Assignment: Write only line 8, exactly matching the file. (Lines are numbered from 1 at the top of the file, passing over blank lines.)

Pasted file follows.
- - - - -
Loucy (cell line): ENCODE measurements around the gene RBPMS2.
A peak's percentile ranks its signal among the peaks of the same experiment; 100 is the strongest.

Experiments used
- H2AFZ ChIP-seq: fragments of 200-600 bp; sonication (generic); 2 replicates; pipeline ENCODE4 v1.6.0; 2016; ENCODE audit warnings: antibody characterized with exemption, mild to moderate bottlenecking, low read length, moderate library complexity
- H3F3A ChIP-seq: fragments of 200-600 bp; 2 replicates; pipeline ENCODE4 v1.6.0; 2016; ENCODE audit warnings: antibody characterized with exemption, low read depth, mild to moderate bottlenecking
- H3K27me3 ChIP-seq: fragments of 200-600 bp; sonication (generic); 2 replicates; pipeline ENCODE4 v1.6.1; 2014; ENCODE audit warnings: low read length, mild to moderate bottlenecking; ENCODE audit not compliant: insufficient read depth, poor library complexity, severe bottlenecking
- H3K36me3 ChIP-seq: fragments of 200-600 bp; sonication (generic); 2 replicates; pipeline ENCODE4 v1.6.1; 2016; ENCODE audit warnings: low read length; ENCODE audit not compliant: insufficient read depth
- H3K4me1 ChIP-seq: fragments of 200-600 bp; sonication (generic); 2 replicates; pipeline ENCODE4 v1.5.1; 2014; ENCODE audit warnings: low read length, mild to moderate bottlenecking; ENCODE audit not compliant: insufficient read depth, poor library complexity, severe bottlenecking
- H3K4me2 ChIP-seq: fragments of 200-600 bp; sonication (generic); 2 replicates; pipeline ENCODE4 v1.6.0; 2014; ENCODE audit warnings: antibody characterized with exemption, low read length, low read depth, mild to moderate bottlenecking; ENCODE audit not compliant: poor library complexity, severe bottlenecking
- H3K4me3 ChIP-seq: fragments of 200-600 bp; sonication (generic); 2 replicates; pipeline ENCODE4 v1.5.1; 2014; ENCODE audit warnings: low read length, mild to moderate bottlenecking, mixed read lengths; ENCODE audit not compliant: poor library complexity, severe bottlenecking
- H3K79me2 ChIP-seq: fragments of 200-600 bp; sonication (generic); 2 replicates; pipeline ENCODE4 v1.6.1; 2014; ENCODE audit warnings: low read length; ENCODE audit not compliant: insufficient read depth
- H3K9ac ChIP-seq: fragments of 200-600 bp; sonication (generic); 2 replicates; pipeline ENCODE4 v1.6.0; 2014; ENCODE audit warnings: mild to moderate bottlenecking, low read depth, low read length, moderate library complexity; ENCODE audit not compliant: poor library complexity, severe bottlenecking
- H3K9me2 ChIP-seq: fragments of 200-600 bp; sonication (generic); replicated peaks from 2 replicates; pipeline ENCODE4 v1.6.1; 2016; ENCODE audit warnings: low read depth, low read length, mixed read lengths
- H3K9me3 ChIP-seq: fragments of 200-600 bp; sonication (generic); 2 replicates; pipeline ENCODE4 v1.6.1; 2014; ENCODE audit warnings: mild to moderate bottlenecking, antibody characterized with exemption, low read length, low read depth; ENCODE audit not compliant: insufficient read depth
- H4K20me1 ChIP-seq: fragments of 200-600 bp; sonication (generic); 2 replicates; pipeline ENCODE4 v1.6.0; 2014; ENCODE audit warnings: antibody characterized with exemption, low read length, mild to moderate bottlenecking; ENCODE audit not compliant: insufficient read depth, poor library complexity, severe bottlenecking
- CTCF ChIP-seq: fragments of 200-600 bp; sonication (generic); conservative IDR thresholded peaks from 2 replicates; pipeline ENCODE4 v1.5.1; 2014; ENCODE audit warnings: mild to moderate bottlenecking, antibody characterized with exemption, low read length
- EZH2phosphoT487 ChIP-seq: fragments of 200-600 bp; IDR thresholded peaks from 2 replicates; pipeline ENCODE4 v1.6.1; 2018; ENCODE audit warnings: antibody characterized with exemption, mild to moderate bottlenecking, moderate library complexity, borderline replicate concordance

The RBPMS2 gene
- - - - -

- H3K4me1 ChIP-seq: fragments of 200-600 bp; sonication (generic); 2 replicates; pipeline ENCODE4 v1.5.1; 2014; ENCODE audit warnings: low read length, mild to moderate bottlenecking; ENCODE audit not compliant: insufficient read depth, poor library complexity, severe bottlenecking